You should see options that will allow you to repair the installation — depending on the version of Office that you’re using, they may vary slightly from the image below.
Run the Repair operation and see whether it takes care of your issue.
Repair Your Outlook Data Files
If Outlook isn’t working properly, but the rest of the Office suite is, there could be a problem with the program’s data files. To remedy this, we can use the Inbox Repair Tool.
The Inbox Repair Tool is installed by default alongside your Office installation. Search for
SCANPST.exe to find it on your system.
Repair Your Outlook Profile
A corrupted profile might also be the cause of your difficulties with Outlook. To get started on a fix, open the Control Panel and search for Mail.
This will launch the Mail Setup window. Click the box labelled Email Accounts.
On the next screen, find your account and click Repair.
Follow any further steps in the wizard as necessary — the necessary actions may differ depending on the problem.
6. Use Command Line Switches
If you’re unable to open up a particular program, you can use command line switches to manipulate certain options and settings in order to get things up and running. To do so, enter the following strings into a Command Prompt window, or directly into the Windows 10 search bar.
outlook /resetnavpanewill reset the program’s Navigation Pane, a common source of several prominent issues.
outlook /resetfolderswill restore any missing folders at the default delivery location.
outlook /cleanreminderswill remove any alarms and events attached to the Outlook calendar, which can solve certain start-up issues.
Check out this article for many more useful command line switches to use with Outlook.
7. Disable Active Add-Ins
If you can open Outlook while using Safe Mode, but problems persist when it’s deactivated, one of your add-ins might be at fault. This situation is often accompanied by an error message relating to a particular add-in, but the instructions given in that message aren’t likely to fix the problem.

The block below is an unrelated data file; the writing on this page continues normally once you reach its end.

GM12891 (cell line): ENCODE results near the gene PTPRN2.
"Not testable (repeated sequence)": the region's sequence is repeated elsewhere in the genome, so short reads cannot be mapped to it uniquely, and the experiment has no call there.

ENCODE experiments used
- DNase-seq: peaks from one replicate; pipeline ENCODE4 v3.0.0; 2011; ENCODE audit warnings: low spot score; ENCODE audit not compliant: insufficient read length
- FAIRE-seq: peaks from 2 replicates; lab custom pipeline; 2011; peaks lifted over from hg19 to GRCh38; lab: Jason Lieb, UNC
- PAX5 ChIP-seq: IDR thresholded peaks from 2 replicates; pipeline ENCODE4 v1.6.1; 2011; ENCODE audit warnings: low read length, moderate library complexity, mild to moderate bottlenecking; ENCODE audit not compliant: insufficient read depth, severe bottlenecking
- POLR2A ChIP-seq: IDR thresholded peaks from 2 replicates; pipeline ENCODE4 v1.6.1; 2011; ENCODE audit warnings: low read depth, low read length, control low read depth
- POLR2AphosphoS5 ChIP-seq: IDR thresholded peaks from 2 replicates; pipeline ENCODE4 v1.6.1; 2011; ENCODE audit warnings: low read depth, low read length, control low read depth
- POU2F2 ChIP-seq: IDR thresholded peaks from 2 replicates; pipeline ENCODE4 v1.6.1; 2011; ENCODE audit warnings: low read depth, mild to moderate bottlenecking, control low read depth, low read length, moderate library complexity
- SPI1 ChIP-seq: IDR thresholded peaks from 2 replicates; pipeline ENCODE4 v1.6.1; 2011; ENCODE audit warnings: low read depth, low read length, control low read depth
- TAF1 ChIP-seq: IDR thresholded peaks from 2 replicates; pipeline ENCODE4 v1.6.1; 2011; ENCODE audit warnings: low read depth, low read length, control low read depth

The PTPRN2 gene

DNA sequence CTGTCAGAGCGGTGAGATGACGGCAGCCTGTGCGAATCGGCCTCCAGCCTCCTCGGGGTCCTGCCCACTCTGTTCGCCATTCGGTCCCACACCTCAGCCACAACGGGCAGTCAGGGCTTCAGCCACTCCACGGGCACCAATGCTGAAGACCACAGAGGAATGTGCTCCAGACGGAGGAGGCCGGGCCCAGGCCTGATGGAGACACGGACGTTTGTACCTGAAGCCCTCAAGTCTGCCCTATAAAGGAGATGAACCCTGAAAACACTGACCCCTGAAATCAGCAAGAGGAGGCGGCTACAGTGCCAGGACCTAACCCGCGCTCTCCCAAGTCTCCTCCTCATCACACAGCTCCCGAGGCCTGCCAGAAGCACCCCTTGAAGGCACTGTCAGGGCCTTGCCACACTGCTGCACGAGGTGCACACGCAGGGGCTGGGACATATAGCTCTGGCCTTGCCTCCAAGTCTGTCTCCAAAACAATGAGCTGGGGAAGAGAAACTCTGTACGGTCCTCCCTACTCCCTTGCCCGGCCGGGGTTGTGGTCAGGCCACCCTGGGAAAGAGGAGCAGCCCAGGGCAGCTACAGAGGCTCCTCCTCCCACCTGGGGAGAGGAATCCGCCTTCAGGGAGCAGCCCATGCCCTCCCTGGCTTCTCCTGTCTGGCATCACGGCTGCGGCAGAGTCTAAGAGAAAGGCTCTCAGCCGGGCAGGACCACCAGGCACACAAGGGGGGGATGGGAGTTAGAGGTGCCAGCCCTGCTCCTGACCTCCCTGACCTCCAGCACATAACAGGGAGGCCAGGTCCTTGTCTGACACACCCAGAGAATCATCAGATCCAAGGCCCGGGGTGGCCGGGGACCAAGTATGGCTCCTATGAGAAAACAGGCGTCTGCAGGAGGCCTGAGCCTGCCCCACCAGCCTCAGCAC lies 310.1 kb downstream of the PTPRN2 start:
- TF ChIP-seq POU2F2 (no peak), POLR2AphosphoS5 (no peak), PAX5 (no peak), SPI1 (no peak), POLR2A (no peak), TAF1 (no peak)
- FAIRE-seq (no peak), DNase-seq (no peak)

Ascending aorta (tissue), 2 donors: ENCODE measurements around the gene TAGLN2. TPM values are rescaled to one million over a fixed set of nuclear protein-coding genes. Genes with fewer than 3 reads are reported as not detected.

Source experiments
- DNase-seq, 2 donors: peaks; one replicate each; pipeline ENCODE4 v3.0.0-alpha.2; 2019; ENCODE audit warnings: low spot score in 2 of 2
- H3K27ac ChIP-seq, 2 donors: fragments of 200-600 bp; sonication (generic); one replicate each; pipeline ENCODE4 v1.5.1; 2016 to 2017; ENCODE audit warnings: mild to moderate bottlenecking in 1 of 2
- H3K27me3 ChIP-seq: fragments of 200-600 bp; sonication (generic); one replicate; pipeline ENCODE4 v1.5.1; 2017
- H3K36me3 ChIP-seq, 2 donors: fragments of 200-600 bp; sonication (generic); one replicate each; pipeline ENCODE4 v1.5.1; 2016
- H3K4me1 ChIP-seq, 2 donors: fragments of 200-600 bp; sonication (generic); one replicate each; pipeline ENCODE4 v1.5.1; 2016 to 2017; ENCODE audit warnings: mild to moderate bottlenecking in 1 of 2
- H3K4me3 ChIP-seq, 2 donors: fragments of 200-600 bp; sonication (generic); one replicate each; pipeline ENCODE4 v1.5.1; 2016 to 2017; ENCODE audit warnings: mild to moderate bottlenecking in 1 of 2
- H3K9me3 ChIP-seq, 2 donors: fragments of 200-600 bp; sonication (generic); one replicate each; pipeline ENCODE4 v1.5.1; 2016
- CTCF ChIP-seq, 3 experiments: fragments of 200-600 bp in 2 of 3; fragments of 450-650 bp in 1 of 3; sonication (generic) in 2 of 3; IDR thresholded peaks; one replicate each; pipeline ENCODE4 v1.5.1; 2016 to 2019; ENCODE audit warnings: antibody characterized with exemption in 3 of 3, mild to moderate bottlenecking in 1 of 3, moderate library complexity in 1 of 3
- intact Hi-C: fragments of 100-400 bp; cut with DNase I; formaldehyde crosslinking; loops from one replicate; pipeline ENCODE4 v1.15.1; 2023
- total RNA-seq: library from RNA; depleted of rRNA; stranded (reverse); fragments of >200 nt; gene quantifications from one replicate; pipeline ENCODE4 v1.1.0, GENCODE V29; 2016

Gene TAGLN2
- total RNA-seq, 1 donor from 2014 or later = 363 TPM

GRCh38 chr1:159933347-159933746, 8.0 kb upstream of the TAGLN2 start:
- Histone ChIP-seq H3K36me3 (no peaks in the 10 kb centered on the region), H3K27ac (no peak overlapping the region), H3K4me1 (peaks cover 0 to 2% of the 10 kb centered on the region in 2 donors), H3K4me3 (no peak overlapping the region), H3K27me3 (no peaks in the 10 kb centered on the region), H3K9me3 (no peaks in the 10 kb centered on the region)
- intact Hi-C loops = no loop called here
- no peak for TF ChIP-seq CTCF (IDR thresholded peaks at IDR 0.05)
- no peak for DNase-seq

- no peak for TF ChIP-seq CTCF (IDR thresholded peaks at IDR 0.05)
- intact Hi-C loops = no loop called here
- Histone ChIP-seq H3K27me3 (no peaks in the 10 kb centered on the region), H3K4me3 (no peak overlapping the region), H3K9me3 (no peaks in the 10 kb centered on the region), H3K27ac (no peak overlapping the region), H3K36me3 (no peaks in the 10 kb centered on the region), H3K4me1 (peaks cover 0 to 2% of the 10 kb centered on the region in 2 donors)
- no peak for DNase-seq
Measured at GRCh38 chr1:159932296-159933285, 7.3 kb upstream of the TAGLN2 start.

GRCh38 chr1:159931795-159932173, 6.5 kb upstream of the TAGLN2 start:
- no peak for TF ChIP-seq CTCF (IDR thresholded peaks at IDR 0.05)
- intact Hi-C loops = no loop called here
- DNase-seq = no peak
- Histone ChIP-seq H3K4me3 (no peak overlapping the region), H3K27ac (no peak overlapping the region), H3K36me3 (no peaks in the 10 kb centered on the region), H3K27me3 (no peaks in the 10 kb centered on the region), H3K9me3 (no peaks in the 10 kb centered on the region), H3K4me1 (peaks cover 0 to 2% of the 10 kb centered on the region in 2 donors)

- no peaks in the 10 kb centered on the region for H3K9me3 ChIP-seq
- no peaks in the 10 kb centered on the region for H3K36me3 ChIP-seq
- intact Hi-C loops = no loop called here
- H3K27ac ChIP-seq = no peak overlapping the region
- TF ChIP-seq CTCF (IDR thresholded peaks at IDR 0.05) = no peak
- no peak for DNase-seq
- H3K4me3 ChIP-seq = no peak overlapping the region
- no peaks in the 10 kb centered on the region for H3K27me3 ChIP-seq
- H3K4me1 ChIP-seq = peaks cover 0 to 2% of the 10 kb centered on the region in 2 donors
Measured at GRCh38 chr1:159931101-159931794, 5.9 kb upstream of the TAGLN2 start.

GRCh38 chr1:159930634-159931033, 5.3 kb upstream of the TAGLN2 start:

Instead, start Outlook in Safe Mode (see instructions above) and disable all add-ins by navigating to File > Options > Add-ins. Open the program again without Safe Mode activated to check that it works, then activate each add-in individually to see which particular item is the culprit.
In a worst case scenario, disabling the add-in that’s causing problems will allow you to access Outlook normally once again, even if you have to go without the functionality that it offers. Once you’ve narrowed the issue down to a single add-in, you can search online or get in contact with its developer for more information on a fix.
Be Meticulous and Don’t Panic!
The worst part of trouble with Outlook is how difficult it can be to diagnose the problem. The best recourse is to be thorough and make note of everything you try — even if it doesn’t work.
If none of the strategies listed in this article remedy your issues, you may have to consult with a professional. However, if you can relay what you’ve already tried to tech support, they will be able to strike off some possible causes and save some time. Keep track of your own diagnostic attempts, and you efforts won’t be in vain.
Do you have a tip for bringing Outlook back from the dead? Or are you looking for help with a specific issue not covered by this guide? Head to the comments section to join the conversation.
Image Credits: ESB Professional/Shutterstock